They’ve experienced a couple of years of irrational exuberance and nearly one year of bubble-bursting.
Now it looks as though Internet stocks really may be facing their first genuine economic downturn.
Certainly the signs have been there: Even the healthiest dot.coms, companies with legitimate business models, have unleashed a barrage of revenue and earnings warnings in the past two months. But most have restricted their gloomy forecasts to the early part of the year, claiming that corporate crystal balls were just too foggy for a meaningful glimpse beyond Q2. Which is another way of saying that while they hope the dark cloud lifts soon, no one’s counting on it.
Not surprisingly, that cloud has settled suddenly and deeply into the psyches of U.S. consumers, and fears of a recession threaten to become a self-fulling prophesy.
On Tuesday, a closely watched survey showed that consumer confidence in the American economy had fallen more in January than in any single month since the 1990-1991 recession.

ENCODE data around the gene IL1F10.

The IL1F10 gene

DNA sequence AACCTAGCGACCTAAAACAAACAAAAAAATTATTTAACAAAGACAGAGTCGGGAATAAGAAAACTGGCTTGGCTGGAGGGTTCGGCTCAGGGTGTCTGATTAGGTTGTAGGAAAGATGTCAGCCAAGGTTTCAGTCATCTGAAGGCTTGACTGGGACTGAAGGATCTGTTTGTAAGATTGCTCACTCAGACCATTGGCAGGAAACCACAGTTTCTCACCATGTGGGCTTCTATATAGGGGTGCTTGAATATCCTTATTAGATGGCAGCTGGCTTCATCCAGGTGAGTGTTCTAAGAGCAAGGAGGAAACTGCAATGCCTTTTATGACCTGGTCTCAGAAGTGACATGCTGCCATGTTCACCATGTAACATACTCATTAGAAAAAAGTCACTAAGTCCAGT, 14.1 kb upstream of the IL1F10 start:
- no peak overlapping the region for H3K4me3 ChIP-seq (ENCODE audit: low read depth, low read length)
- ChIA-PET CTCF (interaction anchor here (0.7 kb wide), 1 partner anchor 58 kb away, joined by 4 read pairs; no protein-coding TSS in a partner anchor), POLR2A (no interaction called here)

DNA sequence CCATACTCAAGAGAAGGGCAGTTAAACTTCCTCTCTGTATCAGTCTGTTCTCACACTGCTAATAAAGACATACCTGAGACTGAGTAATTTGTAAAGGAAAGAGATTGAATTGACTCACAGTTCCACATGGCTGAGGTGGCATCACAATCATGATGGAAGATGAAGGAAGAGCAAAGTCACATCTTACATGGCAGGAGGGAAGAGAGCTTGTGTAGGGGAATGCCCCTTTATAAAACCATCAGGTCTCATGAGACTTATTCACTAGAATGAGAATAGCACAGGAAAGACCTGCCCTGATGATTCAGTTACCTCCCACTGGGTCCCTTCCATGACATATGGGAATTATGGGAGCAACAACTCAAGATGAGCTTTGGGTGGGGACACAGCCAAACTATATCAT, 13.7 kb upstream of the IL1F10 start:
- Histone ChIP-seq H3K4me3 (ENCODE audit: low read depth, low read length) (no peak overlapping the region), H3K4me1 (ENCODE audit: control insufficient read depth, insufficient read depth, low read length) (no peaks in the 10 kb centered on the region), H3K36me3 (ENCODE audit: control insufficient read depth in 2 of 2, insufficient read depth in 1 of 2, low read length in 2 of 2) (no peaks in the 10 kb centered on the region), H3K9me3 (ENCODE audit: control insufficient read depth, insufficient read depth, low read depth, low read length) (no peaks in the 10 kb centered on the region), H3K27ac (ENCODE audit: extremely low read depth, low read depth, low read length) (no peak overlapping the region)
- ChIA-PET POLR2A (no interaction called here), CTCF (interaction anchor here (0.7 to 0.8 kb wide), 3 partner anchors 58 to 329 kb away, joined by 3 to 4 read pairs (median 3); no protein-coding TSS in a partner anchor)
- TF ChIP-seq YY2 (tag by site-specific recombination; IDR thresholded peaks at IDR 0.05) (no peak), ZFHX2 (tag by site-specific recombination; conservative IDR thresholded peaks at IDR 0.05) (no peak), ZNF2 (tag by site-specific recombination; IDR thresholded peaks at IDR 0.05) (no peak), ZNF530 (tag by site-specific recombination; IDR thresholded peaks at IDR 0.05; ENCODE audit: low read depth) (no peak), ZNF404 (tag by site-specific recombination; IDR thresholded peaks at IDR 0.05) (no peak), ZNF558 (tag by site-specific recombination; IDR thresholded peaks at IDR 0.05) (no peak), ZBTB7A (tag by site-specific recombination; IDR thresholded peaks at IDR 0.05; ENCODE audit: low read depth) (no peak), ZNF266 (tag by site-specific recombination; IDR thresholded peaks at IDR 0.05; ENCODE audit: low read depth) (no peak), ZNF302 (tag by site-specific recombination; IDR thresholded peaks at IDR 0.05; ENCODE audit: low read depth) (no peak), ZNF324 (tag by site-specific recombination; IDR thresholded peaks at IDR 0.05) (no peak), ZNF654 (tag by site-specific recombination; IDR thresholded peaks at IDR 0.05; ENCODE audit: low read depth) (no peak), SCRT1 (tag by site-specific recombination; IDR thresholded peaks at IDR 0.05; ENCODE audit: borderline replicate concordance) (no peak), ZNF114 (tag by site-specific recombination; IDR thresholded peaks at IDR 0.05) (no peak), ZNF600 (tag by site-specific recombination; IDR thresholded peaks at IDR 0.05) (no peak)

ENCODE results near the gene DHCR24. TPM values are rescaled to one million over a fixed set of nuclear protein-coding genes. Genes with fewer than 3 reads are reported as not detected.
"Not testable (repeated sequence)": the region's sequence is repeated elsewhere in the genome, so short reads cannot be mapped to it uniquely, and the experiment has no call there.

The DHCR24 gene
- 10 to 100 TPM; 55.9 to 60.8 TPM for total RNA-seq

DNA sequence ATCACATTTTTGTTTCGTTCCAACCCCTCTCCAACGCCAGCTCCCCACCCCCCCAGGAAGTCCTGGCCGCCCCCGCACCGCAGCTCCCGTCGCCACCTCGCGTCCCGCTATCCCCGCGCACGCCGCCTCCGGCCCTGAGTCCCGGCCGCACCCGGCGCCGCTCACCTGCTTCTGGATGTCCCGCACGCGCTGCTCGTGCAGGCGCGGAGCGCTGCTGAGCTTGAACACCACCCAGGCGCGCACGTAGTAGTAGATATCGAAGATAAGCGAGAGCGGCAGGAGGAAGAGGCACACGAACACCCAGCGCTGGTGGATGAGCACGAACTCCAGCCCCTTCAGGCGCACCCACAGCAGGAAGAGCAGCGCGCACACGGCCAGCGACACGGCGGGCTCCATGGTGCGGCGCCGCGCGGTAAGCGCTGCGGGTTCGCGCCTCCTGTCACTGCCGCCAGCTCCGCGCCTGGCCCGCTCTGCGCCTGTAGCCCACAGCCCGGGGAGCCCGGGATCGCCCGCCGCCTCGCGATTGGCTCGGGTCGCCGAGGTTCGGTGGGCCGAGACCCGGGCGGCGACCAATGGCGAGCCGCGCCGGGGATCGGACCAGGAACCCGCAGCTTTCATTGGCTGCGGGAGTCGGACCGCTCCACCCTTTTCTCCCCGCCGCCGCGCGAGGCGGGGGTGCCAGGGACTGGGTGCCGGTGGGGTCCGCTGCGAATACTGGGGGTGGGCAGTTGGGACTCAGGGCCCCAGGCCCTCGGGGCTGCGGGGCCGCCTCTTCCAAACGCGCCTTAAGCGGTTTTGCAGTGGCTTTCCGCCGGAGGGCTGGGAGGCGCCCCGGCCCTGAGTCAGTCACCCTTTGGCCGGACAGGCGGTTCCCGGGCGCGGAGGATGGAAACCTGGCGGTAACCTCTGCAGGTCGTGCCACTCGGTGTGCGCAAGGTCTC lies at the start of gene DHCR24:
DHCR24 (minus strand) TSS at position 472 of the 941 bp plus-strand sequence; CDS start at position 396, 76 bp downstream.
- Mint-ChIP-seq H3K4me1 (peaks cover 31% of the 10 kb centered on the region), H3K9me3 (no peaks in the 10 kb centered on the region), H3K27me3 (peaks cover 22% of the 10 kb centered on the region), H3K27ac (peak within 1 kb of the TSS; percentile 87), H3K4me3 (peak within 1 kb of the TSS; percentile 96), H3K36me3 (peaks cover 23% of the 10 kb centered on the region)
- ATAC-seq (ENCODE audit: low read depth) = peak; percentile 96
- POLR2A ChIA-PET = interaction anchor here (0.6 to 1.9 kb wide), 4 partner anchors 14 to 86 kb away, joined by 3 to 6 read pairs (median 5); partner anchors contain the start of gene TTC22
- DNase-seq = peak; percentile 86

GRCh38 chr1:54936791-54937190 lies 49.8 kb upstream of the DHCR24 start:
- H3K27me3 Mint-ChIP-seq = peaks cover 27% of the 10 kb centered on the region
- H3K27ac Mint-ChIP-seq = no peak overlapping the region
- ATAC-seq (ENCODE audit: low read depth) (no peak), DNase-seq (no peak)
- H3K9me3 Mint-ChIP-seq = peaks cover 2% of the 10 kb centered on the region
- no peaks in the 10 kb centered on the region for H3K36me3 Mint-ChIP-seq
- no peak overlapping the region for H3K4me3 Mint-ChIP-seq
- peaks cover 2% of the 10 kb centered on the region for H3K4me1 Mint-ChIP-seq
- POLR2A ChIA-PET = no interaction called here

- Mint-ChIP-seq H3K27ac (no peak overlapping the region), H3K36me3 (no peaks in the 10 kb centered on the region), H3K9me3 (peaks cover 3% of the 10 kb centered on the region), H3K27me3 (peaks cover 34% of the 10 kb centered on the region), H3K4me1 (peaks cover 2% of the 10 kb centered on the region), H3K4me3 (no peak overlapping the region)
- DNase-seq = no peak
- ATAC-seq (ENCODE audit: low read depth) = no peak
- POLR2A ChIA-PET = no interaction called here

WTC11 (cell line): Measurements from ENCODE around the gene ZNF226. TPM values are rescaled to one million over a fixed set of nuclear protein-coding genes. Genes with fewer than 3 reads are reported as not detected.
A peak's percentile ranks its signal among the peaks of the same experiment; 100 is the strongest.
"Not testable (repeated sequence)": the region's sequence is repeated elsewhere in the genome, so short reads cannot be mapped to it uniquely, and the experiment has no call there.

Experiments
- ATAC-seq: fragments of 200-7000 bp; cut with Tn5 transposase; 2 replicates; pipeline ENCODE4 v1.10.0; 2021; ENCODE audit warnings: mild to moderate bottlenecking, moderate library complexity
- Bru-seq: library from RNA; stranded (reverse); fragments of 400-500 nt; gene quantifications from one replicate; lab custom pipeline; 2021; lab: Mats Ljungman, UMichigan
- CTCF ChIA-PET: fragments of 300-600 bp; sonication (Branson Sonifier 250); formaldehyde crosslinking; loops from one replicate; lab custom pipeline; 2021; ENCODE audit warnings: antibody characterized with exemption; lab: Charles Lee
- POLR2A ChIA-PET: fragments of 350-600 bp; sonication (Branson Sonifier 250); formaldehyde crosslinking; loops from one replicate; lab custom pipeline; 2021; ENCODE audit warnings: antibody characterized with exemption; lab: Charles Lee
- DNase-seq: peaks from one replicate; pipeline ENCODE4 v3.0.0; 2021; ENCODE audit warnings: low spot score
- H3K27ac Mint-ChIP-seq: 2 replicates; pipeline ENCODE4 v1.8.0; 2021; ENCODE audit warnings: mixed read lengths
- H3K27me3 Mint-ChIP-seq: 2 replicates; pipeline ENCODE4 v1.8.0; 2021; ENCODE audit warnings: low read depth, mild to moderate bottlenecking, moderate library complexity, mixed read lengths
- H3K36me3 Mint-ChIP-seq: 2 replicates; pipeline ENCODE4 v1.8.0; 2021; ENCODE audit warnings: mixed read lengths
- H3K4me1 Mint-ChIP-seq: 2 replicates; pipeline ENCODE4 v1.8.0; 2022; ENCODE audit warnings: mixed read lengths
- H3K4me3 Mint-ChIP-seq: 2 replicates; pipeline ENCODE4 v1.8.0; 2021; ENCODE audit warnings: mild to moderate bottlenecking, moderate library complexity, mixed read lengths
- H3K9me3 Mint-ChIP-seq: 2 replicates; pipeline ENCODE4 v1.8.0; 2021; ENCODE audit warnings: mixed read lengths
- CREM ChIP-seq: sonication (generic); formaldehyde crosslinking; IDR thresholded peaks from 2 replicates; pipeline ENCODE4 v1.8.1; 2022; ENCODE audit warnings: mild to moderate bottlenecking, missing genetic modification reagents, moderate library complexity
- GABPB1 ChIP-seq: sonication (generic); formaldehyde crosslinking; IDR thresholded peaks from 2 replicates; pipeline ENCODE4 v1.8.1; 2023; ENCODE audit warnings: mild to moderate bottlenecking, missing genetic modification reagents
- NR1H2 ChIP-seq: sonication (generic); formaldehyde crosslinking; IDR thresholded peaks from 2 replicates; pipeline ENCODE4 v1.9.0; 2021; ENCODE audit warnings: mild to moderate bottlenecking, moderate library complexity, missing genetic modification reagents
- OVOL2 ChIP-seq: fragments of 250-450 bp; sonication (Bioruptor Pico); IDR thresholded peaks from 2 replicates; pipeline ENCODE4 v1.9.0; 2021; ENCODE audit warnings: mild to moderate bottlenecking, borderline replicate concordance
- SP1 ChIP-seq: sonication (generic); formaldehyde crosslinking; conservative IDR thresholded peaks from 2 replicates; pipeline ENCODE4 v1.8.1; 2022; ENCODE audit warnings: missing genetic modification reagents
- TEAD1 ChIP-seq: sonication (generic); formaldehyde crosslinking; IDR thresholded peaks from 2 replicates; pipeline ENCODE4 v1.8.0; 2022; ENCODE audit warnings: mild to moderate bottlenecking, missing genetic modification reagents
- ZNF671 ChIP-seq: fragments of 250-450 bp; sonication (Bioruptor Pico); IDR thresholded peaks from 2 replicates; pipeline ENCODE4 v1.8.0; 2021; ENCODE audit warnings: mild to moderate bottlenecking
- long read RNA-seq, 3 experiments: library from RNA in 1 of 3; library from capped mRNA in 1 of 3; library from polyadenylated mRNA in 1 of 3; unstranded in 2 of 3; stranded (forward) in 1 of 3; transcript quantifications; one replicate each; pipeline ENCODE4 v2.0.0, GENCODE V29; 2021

The sobering results of the consumer survey by the Conference Board, a New York-based business research group, could blunt the impact of the interest-rate reduction expected to be announced today by the Federal Reserve.
Indeed, given Fed Chairman Alan Greenspan’s prescient Senate testimony last week – in which he called consumer confidence “the critical issue” in determining whether the slowing economy tumbles into a recession – the troubling survey not only guarantees a rate cut, it could prompt the Fed to go beyond the expected half-point trim to slash rates by three-quarters of a point.
You have to go back to 1991 – the last recession – to find a larger single Fed-mandated drop in interest rates.
Which could put a whole new spin on market reaction to a deep rate cut on Wednesday. Rather than boost the spirits and confidence of investors, a reduction beyond a half-point could have a boomerang effect, signaling the government has sound reason to believe the downturn is worse than expected.
While a three-quarters’ rollback is unlikely, even the widely predicted half-point change – coming hot on the heels of the Fed’s unexpected half-point reduction on Jan. 3 – might have an unintended dampening effect on the market. And that will bring even more pressure to bear on Internet companies already struggling with slower sales growth, tight cash and withered market caps.
With such a combustible mix of conflicting economic factors, it’s almost impossible to predict reaction to whatever announcement the Fed makes on Wednesday. We’ll find out soon enough, though.